In a series of interviews recorded for television broadcast the reverend Ian Paisley, the former leader of the DUP and populist demagogue of the British Unionist minority in the north-east of Ireland, has admitted that the civil rights movement of the late 1960s was right in protesting the unfair treatment of the Irish Nationalist community under the old Unionist regime at Stormont. From the London Independent newspaper:
“During more than 40 hours of interviews to be broadcast by the BBC, the 87-year-old agreed that the then unionist government was unfair and unjust in refusing to grant the central civil rights demand of one man-one vote.
“The whole system was wrong,” he declared in his interviews. “It wasn’t one man-one vote. A fair government is that every man has the same power to vote for what he wants.”
The former firebrand said that the political system in Northern Ireland in the 1960s “was not acceptable, not acceptable at all”.
Dr Paisley added: “Those that put their hands to that have to carry some of the blunt and blame for what has happened in our country.
“If you vote down democracy you’re responsible for bringing in anarchy. And they brought in anarchy and they set family against family and friend against friend. It was bad for everybody.”
He insisted however that none of this justified the violence of the Troubles…”
However the Irish Independent reports that:
“IAN Paisley has effectively accused the then Irish government of provoking the 1974 Dublin and Monaghan bombings, which claimed the lives of 33 people.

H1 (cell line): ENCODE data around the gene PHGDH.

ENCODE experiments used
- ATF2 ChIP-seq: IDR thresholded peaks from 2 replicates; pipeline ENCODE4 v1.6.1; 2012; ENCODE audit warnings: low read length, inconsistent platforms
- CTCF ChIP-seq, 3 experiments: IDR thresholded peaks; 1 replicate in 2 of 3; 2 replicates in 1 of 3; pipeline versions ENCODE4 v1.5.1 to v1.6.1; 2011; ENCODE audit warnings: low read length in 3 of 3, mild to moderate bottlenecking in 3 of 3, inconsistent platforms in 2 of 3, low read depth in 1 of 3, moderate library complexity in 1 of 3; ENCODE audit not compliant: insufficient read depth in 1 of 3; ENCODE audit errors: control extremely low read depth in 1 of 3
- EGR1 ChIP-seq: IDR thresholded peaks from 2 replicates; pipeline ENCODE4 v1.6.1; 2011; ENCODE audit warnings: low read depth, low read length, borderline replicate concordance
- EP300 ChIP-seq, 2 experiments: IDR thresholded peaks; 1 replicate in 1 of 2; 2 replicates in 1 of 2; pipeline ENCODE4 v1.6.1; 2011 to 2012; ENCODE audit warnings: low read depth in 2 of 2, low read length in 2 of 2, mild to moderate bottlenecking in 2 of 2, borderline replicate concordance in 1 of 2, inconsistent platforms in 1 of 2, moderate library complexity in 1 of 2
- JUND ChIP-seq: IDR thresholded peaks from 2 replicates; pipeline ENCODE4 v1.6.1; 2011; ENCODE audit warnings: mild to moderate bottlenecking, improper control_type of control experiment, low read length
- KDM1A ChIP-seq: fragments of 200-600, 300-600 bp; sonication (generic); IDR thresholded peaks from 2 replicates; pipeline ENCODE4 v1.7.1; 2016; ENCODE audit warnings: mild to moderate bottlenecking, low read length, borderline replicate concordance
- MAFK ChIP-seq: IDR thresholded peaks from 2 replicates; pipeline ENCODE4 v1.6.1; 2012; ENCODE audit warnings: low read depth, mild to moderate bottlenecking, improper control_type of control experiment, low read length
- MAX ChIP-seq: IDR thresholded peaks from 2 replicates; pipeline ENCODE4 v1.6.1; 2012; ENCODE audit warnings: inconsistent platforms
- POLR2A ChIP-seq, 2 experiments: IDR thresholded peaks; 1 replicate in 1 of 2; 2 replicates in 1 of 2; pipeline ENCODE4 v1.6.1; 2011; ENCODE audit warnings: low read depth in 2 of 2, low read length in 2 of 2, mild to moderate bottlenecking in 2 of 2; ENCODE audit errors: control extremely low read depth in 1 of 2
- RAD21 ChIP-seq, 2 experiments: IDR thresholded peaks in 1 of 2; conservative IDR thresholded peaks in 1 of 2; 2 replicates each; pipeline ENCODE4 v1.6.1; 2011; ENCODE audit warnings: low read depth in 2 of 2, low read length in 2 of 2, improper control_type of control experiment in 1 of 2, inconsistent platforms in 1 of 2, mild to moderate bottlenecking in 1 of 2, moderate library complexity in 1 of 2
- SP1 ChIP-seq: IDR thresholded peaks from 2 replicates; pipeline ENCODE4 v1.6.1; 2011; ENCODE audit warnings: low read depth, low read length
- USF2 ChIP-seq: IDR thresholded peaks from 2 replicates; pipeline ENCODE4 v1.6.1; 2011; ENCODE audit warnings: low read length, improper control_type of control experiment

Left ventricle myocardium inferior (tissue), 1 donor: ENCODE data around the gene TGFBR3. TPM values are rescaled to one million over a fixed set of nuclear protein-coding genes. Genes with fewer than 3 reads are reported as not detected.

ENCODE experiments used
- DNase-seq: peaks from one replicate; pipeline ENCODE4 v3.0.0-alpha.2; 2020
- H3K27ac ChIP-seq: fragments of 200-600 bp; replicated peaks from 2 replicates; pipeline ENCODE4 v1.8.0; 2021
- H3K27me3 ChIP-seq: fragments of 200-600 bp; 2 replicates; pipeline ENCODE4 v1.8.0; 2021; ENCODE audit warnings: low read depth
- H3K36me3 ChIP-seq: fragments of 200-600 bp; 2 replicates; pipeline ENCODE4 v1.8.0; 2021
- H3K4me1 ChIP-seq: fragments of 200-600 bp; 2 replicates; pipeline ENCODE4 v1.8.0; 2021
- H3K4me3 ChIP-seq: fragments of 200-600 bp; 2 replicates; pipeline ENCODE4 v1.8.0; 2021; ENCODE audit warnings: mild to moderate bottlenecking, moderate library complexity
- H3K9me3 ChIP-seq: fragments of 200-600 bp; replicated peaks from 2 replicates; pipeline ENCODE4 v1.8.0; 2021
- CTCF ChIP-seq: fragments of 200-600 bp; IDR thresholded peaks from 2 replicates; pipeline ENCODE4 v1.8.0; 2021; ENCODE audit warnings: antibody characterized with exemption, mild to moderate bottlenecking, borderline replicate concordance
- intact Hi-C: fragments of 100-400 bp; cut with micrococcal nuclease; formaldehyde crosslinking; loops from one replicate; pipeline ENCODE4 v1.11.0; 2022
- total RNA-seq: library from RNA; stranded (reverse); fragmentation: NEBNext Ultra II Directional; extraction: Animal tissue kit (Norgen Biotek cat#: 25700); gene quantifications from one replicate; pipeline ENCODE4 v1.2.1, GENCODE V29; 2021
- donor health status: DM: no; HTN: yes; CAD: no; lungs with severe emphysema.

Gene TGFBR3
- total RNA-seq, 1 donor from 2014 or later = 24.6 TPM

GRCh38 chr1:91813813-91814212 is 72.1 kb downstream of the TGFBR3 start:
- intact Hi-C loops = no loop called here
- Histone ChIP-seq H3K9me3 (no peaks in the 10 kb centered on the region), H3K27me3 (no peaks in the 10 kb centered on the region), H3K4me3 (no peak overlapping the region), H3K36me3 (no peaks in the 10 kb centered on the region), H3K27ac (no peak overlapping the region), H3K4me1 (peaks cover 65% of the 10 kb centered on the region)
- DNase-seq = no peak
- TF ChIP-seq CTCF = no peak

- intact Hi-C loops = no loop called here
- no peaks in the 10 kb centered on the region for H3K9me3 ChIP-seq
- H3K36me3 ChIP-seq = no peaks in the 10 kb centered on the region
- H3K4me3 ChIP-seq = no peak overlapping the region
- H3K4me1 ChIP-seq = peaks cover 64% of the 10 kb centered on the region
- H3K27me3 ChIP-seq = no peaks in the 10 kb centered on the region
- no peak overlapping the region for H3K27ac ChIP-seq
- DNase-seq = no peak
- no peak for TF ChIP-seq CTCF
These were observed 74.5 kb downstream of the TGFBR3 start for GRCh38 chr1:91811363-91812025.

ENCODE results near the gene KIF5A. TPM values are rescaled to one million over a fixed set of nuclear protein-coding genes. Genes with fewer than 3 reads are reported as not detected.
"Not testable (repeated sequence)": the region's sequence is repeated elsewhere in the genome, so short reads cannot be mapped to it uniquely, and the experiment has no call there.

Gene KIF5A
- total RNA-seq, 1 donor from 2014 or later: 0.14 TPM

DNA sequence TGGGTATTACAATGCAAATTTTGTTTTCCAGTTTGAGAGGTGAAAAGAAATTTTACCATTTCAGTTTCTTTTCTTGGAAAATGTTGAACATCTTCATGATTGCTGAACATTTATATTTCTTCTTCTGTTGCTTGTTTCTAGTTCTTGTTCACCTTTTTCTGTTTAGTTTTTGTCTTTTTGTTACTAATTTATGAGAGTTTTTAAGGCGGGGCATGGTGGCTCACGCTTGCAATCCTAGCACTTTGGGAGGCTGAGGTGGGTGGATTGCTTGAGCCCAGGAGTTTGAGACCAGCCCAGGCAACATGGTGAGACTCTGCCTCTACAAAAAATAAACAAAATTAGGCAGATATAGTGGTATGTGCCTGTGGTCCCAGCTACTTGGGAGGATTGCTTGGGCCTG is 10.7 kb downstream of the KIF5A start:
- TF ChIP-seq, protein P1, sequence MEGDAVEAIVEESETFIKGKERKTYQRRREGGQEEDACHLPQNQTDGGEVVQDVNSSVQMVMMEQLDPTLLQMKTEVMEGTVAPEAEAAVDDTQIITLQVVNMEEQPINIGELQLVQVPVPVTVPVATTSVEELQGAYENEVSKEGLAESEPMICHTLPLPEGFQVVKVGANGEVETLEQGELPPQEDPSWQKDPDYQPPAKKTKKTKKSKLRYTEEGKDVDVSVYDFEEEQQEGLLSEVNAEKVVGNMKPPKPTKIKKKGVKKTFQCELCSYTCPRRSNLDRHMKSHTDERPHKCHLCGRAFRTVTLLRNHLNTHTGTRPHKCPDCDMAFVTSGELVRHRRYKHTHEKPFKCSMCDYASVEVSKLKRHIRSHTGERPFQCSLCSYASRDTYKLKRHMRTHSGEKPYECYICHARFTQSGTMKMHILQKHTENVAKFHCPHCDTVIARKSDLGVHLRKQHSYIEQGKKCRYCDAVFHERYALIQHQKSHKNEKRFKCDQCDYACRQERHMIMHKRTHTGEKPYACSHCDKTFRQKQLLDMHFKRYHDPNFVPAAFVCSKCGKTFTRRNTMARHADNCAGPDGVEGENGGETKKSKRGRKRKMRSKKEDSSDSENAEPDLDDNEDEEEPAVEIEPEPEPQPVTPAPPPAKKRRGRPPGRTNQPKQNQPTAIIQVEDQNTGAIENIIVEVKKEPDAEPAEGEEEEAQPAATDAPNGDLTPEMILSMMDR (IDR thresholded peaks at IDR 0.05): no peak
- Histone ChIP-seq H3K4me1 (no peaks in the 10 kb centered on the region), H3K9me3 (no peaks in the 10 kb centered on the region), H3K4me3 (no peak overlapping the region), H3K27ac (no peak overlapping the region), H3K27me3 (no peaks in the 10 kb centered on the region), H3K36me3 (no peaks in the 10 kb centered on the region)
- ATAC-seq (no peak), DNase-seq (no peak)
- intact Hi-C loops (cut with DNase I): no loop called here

The 87-year-old former Democratic Unionist Party leader declared: “They brought that on themselves” as he revisited the standout moments of his political career for a new documentary on his life.
He said he had been very much shocked by the bombings, which are still the subject of controversy. However, he then continued: “But I mean who brought that on them? — themselves.
“It was their own political leaders, who they had endorsed in their attitude to Northern Ireland. At that time the attitude of the southern government was ridiculous.””
Which begs the obvious point. If one is willing to argue that the government and people of Ireland brought upon themselves the state-sponsored terrorist attacks on Dublin and Monaghan in the 1970s then equally the authoritarian Unionist regime in Belfast and the allied British government in London brought upon themselves the armed struggle that arose from the suppression of the civil rights movement in the 1960s. Indeed, one can go further and argue that the adamant refusal of the “British”, both in Ireland and Britain, to accept the democratic wishes of the majority of the people living on the island nation of Ireland in the 1900s was in fact the cause of all the violence that we have witnessed over the last nine decades.